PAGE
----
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Should Planes Fly Like Geese?

Should Planes Fly Like Geese?
Jeff Edwards

Airbus has unveiled a novel concept for saving jet fuel. The European aerospace conglomerate says that birds flying in a close formation may hold the key to making air travel dramatically more fuel-efficient. In simulations in which aircraft mimicked techniques employed by migrating birds, cost savings of up to 10% were achieved.

Airbus says that taking a cue from our feathered friends in the sky may help planes to achieve fuel savings of between five and 10% without significantly re-engineering current aircraft. The secret, it seems, is in the remarkable way birds are able to share energy while flying in formation.

It turns out, according to simulator tests, when even two large planes fly close together on long haul journeys, the planes can recapture a great deal of wasted energy in much the same way geese flying in close formation are able to use the energy lost in creating wake to help other birds in the back of the formation to expend less energy. In order for the technique to be effective, however, the aircraft mimicking this behavior must fly extremely close together, raising a few obvious safety concerns.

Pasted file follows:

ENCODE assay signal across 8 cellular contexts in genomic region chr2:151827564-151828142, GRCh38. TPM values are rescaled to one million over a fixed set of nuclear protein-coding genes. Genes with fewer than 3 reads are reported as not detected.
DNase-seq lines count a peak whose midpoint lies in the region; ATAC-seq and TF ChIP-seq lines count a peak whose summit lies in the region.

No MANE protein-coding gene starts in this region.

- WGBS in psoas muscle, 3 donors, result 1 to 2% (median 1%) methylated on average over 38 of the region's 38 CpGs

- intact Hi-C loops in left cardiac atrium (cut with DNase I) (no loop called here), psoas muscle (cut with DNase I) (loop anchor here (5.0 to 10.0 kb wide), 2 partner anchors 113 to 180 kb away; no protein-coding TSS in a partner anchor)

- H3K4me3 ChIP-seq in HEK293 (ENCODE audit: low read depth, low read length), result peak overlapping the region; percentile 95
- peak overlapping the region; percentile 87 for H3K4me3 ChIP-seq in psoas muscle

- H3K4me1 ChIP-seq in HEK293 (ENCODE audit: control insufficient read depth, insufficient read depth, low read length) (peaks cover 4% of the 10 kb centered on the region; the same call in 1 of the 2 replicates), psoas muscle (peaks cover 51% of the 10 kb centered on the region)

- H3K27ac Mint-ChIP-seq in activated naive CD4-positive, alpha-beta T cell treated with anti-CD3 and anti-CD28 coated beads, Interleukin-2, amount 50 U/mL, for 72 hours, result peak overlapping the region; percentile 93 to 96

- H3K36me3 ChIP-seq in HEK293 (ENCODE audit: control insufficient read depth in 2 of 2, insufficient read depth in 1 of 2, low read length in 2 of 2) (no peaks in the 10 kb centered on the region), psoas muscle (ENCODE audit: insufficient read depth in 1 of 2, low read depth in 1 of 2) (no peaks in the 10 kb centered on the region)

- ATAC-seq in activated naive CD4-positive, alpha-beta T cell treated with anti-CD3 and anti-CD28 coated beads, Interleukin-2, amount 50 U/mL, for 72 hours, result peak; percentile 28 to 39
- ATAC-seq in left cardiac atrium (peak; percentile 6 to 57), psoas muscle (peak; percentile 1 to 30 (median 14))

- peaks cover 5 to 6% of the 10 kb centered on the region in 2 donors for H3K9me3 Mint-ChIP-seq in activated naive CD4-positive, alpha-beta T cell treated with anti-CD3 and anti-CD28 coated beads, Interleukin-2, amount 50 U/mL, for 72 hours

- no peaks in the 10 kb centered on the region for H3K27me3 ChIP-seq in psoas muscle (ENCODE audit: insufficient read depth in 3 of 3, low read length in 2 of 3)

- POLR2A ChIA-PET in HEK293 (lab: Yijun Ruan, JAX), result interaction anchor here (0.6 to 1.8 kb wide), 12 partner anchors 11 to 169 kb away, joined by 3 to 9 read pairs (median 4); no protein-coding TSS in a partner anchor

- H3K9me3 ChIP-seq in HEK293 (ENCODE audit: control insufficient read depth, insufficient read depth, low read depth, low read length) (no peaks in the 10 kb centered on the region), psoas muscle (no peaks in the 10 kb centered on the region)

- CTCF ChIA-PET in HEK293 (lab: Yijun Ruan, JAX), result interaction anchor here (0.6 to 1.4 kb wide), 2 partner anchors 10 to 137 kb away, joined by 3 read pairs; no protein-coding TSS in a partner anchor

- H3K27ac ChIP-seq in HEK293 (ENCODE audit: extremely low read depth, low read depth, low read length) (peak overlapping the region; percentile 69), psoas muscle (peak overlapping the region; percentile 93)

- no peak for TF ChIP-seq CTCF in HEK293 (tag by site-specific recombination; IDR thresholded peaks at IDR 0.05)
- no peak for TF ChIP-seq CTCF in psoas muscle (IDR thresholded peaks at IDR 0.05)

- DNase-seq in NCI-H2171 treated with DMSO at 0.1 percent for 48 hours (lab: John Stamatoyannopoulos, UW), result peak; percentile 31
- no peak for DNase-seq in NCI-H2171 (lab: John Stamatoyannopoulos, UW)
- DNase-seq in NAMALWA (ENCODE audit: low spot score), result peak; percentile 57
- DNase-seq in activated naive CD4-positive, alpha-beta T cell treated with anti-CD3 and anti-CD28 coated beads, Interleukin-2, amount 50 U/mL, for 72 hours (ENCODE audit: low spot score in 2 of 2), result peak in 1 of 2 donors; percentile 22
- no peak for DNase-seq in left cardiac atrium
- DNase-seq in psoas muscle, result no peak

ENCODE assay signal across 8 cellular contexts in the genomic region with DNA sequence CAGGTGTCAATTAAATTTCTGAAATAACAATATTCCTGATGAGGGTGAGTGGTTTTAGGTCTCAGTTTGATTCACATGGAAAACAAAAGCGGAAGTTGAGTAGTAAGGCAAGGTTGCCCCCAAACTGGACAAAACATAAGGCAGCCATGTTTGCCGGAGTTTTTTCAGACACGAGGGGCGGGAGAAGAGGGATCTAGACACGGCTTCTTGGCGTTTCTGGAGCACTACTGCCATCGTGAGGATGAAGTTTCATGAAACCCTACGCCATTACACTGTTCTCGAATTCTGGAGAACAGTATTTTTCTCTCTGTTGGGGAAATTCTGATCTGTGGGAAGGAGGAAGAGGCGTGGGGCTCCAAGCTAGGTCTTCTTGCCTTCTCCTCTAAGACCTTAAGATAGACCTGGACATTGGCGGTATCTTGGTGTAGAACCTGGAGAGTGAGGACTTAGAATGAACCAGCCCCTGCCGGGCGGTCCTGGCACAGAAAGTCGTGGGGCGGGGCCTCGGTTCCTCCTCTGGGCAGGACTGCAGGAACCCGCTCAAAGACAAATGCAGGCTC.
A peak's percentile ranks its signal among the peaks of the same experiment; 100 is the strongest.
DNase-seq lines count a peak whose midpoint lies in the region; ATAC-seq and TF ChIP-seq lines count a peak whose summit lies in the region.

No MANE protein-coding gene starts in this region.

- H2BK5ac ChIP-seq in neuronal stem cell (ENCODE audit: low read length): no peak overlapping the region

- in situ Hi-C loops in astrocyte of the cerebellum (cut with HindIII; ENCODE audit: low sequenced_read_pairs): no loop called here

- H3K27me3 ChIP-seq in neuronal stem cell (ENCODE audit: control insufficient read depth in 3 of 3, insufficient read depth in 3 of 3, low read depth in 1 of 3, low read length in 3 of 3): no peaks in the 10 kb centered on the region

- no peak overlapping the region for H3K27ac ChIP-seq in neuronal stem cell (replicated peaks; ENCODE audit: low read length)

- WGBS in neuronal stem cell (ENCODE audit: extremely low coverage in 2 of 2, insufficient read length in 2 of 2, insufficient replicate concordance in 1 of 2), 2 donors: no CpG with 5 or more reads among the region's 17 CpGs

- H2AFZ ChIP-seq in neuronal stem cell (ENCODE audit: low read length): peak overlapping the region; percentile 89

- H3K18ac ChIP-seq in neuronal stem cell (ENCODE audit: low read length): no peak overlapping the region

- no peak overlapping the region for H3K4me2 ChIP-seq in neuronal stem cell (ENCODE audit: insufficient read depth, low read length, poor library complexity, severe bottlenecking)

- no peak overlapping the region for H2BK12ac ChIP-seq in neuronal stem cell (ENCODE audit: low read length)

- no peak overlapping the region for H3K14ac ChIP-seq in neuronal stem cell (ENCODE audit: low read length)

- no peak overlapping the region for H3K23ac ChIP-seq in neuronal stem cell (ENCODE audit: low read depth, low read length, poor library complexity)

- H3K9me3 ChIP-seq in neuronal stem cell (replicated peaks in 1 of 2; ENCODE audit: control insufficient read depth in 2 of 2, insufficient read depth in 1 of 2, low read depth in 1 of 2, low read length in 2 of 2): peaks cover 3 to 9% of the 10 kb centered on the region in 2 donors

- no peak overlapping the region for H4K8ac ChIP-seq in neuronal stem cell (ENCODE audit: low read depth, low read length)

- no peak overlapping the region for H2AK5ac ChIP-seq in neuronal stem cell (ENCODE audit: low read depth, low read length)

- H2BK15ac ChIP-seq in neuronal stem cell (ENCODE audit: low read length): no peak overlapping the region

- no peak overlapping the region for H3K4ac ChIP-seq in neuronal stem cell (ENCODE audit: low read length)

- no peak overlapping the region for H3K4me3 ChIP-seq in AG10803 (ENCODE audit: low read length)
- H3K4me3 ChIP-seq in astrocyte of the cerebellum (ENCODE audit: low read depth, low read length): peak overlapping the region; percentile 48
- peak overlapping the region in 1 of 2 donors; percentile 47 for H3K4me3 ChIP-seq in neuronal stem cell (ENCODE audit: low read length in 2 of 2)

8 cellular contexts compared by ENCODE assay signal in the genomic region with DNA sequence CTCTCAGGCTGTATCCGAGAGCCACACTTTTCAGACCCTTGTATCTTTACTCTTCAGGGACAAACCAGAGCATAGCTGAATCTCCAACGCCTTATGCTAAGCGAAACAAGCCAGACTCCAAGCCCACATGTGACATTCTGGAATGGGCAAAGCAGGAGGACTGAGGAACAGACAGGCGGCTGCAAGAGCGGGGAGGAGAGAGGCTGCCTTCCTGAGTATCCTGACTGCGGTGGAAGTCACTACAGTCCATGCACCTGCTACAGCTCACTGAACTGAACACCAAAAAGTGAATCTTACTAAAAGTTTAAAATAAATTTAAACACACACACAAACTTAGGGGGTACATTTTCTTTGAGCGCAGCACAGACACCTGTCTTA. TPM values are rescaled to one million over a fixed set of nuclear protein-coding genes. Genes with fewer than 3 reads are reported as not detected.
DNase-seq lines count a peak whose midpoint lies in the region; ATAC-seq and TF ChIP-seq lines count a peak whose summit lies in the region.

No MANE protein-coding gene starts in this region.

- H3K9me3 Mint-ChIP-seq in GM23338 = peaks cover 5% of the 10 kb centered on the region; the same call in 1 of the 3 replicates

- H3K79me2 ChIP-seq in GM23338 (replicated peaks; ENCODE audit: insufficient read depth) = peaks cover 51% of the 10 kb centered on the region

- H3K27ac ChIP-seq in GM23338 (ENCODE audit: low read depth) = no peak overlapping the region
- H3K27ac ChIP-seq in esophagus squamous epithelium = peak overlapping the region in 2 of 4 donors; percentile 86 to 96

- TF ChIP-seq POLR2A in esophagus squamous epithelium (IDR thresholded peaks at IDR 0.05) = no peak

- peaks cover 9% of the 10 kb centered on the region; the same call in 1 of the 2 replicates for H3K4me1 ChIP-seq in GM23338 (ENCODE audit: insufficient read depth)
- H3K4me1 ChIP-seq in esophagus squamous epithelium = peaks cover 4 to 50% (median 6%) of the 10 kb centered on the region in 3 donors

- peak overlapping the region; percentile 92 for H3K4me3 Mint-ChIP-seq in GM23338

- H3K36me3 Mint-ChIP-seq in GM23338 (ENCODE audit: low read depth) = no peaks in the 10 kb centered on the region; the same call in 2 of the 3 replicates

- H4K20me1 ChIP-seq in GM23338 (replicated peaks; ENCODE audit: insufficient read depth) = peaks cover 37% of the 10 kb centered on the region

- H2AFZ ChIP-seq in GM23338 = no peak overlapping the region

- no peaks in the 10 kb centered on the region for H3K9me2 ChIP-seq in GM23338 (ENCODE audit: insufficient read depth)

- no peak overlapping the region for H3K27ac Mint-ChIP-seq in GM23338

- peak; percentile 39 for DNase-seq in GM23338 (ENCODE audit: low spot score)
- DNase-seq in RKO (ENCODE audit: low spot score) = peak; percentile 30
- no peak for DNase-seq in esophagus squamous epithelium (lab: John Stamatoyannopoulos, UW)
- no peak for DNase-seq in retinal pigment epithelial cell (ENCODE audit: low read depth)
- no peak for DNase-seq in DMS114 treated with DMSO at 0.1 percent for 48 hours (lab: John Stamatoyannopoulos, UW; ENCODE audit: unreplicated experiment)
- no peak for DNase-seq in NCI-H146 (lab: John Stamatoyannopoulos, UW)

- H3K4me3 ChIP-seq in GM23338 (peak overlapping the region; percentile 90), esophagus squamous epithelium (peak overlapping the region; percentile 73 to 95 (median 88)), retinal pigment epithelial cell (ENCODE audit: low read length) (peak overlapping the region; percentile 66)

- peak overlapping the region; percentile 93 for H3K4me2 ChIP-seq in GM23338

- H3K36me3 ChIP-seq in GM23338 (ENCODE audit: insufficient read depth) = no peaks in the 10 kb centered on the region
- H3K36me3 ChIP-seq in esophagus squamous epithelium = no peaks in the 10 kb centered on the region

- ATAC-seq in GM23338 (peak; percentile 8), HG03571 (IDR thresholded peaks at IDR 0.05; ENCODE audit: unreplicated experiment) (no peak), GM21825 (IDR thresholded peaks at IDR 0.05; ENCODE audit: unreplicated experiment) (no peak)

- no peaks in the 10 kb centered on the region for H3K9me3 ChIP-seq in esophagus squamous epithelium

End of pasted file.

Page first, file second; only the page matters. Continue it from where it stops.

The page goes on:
“Airbus’ ‘fello’fly’ project aims to demonstrate the technical, operational and commercial viability of two aircraft flying together for long-haul flights,” Airbus said in a statement unveiling the findings. “Through fello’fly, a follower aircraft will retrieve the energy lost by the wake of a leader aircraft, by flying in the smooth updraft of air it creates. This provides lift to the follower aircraft allowing it to decrease engine thrust and therefore reduce fuel consumption in the range of 5-10% per trip.”

Airbus says it is experimenting with “pilot assistance functions” which will allow flight crews to maintain safe speed, altitude and following distance between the closely positioned planes while also allowing the “follow plane” to reap maximum fuel savings. The company plans to move from computer simulations to flight tests early next year. Officials say they will test the concept using two of its A350 planes. Airbus expects to have a viable entry into service model ready within the decade and expects approval to widely employ the technique for commercial passenger flights soon after.

[Feautured Image: Airbus]

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